Tann toured the country lecturing on adoption. Employing the language of eugenics, she told the likes of Eleanor Roosevelt and President Harry Truman that adopted children “turned out better” because of the “selective process” in which poor children could be remade into a “higher type.”
Bolstered by her popularity, Tann grew increasingly audacious. She placed ads in newspapers featuring children with titles like “Yours for the Asking” and “They’d Like to be Your Christmas Gift.” Tann created a “Baby Catalog” to help prospective parents choose the perfect child, for an ever-growing price tag.
In the 1940s, Tann developed a new publicity stunt.
“They would raffle 20 or 30 babies off every year in the ‘Christmas Baby Give Away’ in the newspaper,” Wingate said. “How did anyone ever think that was all right?”
For $25 — about $350 today — purchasers could buy as many raffle tickets as they liked.
Tann pocketed thousands of dollars that ticket holders assumed went to the Home Society, and had to give away just a fraction of her “merchandise” in the process.
After more than 20 years, Tann’s adoption scam was shut down
Tann’s baby-selling scheme carried on unabated for over two decades. But in 1949 things took a turn. Tennessee elected a new governor, Gordon Browning. That weakened, E.H. Crump, Tann’s crony, lost his hold on Memphis politics.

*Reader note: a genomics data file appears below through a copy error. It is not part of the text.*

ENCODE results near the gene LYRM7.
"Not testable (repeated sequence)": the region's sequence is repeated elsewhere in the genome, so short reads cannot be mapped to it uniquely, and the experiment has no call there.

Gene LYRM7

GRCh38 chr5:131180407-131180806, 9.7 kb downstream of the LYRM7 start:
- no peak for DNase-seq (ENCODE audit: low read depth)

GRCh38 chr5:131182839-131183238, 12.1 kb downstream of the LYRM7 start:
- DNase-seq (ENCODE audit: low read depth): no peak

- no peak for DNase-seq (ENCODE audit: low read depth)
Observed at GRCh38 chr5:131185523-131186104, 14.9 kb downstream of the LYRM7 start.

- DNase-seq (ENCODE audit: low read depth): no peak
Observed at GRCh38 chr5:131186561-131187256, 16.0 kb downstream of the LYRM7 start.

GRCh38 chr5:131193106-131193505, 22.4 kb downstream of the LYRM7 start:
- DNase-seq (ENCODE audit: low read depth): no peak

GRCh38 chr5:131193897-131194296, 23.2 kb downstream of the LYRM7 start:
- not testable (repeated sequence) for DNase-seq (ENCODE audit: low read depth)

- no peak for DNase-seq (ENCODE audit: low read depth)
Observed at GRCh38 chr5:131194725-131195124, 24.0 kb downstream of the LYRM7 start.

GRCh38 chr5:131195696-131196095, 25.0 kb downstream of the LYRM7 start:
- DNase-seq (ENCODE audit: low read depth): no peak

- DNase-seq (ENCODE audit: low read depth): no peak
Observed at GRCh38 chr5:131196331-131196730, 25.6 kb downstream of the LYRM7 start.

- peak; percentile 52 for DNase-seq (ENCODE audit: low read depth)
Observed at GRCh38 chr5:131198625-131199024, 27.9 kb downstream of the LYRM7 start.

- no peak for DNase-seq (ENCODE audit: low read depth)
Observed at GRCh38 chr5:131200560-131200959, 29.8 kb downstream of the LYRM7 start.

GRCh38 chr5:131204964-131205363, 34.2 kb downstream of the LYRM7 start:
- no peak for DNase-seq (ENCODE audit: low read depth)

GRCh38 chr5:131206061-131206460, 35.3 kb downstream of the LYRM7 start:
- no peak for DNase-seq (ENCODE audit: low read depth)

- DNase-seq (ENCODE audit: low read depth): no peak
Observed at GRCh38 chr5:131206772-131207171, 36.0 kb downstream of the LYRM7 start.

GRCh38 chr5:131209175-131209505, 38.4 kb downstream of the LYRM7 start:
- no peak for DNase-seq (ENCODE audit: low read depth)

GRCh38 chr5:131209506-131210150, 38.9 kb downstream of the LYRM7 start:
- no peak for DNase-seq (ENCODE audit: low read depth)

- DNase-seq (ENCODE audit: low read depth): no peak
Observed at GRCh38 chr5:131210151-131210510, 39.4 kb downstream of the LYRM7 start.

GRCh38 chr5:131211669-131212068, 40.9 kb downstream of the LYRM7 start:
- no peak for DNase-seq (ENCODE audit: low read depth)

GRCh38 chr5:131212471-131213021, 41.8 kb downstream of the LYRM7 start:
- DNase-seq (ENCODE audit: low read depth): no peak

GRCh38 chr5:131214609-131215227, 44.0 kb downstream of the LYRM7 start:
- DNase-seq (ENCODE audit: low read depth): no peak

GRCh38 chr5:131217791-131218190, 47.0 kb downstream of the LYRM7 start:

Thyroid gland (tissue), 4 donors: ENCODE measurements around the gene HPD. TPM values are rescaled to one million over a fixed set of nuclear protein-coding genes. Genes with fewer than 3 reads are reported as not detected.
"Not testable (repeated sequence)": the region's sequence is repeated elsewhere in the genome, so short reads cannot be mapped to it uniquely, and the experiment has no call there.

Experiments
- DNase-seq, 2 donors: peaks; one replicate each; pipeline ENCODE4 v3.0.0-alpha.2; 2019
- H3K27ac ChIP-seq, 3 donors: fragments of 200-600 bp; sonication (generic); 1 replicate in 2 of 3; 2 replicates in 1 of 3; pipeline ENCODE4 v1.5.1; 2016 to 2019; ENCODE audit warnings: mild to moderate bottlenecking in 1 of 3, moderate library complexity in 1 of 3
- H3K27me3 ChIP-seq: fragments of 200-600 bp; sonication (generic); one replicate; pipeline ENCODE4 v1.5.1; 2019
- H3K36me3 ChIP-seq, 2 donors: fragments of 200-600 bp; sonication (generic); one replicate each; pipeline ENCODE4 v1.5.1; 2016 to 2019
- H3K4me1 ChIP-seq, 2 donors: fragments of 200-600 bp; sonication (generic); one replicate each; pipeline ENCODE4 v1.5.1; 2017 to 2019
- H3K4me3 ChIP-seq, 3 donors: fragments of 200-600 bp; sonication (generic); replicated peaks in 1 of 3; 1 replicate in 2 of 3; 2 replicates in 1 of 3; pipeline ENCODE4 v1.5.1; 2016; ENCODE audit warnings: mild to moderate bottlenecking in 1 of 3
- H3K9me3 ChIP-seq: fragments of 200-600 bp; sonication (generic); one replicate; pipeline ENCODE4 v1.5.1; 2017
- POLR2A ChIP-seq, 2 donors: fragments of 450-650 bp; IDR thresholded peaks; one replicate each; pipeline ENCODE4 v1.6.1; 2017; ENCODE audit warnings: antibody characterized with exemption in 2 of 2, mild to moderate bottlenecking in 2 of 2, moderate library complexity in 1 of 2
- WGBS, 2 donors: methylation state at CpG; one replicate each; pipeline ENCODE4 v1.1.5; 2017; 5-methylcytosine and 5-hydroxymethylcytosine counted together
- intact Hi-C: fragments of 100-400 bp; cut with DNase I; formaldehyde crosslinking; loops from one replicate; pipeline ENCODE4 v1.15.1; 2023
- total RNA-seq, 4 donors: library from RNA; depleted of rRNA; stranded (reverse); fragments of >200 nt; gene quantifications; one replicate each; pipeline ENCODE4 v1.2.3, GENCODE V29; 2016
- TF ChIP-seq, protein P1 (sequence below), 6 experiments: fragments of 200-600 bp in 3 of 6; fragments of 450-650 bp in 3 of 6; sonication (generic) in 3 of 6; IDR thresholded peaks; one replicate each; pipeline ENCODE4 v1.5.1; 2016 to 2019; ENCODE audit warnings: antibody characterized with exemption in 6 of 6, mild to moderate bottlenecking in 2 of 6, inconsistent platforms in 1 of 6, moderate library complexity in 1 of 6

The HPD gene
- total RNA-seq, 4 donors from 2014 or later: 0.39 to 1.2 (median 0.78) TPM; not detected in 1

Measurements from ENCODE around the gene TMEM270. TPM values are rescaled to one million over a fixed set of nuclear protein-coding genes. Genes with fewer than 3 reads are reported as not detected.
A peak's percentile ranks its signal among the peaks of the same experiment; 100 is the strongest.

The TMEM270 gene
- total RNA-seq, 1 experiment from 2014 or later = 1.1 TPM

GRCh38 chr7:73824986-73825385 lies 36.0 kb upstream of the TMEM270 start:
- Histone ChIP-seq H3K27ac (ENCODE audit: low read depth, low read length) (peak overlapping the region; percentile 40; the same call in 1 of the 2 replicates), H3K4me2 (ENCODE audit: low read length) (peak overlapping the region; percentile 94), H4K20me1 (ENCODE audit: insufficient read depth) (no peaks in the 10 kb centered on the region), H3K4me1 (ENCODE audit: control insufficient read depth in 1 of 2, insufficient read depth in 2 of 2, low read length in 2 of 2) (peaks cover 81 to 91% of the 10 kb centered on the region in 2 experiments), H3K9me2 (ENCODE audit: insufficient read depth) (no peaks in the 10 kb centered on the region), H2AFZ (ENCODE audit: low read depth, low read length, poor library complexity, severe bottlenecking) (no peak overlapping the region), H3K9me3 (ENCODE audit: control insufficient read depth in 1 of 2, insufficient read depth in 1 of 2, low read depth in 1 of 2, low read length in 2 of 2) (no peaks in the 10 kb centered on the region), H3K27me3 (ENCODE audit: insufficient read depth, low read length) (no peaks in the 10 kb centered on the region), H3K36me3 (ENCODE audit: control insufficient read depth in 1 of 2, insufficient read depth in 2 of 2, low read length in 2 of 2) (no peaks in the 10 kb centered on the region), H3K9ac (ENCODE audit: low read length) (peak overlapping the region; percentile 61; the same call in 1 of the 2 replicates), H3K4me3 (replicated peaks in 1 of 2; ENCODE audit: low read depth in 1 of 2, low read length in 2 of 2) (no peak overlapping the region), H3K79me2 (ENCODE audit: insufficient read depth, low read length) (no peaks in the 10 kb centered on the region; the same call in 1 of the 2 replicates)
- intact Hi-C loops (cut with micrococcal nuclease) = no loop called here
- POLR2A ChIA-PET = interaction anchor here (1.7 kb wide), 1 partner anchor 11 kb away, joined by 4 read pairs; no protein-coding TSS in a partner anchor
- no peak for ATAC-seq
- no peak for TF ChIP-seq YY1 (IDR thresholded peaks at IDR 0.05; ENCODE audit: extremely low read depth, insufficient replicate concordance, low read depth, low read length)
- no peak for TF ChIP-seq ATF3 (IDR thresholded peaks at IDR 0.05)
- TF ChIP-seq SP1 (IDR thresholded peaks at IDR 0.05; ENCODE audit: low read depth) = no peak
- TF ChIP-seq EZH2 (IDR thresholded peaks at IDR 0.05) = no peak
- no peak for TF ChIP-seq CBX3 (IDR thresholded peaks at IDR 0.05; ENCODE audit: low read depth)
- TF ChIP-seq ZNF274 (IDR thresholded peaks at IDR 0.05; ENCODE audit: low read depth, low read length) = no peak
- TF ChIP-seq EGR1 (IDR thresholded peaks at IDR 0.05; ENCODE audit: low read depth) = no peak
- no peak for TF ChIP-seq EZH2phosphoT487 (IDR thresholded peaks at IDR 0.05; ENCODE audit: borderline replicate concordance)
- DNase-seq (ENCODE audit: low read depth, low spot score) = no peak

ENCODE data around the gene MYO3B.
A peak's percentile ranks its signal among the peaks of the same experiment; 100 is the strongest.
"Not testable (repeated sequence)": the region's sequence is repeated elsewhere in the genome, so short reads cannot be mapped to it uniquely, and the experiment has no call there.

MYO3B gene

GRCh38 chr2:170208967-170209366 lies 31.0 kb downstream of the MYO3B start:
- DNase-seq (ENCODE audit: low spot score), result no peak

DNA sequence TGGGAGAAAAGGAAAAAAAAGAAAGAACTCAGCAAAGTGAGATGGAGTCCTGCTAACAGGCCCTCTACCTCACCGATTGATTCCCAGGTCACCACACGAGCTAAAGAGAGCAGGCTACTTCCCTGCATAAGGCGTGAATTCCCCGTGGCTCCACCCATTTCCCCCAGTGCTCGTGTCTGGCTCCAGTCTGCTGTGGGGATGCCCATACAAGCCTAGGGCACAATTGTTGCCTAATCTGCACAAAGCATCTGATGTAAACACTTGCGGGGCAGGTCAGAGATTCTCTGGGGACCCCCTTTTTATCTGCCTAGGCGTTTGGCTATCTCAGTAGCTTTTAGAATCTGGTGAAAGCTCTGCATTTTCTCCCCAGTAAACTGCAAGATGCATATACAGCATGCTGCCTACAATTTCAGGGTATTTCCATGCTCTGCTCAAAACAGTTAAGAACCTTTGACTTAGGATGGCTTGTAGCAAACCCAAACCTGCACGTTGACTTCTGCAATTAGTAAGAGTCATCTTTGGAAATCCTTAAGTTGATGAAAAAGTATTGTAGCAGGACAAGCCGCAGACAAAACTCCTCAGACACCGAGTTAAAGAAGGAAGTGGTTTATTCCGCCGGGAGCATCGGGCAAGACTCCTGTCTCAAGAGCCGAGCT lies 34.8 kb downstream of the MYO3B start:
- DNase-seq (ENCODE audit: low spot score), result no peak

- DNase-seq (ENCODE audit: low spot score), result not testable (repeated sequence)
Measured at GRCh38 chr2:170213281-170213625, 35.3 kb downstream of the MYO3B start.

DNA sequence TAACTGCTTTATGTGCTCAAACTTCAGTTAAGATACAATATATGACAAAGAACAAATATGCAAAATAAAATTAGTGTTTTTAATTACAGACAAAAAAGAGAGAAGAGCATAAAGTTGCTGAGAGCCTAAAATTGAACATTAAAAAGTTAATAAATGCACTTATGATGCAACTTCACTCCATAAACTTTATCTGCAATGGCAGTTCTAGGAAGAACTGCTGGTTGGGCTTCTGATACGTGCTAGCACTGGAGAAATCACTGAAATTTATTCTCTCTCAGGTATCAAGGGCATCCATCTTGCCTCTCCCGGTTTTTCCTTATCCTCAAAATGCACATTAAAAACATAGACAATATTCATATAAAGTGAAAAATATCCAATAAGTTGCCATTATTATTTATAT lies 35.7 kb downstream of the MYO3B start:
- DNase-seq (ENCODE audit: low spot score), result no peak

On September 12, 1950, Gov. Browning held a press conference during which he revealed Tann and her network managed to amass more than $1 million from her child-selling scheme — nearly $11 million in today’s money.
But Tann was never held accountable. Three days later, she died at home after slipping into a mysterious coma from untreated uterine cancer.
On November 11, 1950, Judge Camille Kelley, who had worked so closely with Tann, quietly resigned. It took until late November or early December to find safe homes for the remaining children. Somewhere in the waning days of 1950, the doors to the Tennessee Children’s Home Society were closed for good.
No one was ever prosecuted for their roles in the black-market baby ring.
In the spring of 1951, Robert Taylor submitted his report. To protect lawmakers and their influential friends from prosecution, the Tennessee Legislature sealed all adoption records. Adoptees of the Home Society needed a court order to get their birth records.
The process was arduous and arcane. In the 1990s, Marianne “Denny” Glad, a historian and cofounder of the adoption nonprofit Right to Know, whose three cousins disappeared in the adoption system, came forward to help the Tennessee Children’s Home Society adoptees.
“She had access to a lot of the records and a lot of the people, the judges, the lawyers that were still alive,” adoptee Sallie Brandon said referring to Glad. “She put together an amazing collection of information.”
Brandon had already uncovered her birth name, Sue Nell. She knew her brothers had been sold as “twins” to a California couple. But Glad told her she didn’t know the whole story.
Brandon paid the $150 processing fee. “It was amazing what I got back,” she said.